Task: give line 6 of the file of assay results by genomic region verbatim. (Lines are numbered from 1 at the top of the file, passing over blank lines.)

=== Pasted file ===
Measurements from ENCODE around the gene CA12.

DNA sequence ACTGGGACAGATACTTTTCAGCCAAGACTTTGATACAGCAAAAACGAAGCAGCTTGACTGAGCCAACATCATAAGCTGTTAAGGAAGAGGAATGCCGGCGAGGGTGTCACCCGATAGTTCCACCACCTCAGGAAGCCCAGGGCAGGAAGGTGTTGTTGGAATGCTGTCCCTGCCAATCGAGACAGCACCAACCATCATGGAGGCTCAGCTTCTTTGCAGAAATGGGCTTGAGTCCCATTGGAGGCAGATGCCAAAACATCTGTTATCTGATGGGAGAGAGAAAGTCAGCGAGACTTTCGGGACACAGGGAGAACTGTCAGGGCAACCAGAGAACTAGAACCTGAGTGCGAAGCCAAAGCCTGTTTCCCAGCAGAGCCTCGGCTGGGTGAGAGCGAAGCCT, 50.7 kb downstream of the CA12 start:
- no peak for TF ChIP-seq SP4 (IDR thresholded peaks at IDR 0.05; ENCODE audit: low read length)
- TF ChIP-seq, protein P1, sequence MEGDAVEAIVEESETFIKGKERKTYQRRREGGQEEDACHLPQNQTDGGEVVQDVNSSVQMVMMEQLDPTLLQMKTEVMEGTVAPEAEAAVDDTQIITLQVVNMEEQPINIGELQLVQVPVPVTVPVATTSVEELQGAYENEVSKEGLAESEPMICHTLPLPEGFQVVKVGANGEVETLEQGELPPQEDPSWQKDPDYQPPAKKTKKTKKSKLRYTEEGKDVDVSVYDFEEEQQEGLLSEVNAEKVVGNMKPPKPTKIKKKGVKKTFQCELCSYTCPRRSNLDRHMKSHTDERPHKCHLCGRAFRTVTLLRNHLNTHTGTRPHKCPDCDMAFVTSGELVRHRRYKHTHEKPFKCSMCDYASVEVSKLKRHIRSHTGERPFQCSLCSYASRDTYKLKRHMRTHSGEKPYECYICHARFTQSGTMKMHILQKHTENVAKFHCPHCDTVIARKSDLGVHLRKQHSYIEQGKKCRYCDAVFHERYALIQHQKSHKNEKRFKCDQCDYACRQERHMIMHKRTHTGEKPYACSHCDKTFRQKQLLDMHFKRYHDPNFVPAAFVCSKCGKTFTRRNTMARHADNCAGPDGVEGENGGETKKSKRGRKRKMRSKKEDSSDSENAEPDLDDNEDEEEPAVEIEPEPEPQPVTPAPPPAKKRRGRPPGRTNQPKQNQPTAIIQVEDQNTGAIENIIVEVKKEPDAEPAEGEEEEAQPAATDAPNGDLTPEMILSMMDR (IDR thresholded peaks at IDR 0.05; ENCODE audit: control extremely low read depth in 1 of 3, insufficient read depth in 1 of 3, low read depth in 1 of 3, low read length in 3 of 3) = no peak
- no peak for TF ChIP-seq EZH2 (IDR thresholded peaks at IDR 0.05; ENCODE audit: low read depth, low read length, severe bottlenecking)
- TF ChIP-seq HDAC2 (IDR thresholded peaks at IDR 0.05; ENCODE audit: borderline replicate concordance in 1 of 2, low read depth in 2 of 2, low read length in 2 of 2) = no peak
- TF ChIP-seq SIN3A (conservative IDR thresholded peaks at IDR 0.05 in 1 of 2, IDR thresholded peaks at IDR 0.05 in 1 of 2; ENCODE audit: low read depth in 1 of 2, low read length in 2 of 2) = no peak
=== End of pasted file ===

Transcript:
- TF ChIP-seq HDAC2 (IDR thresholded peaks at IDR 0.05; ENCODE audit: borderline replicate concordance in 1 of 2, low read depth in 2 of 2, low read length in 2 of 2) = no peak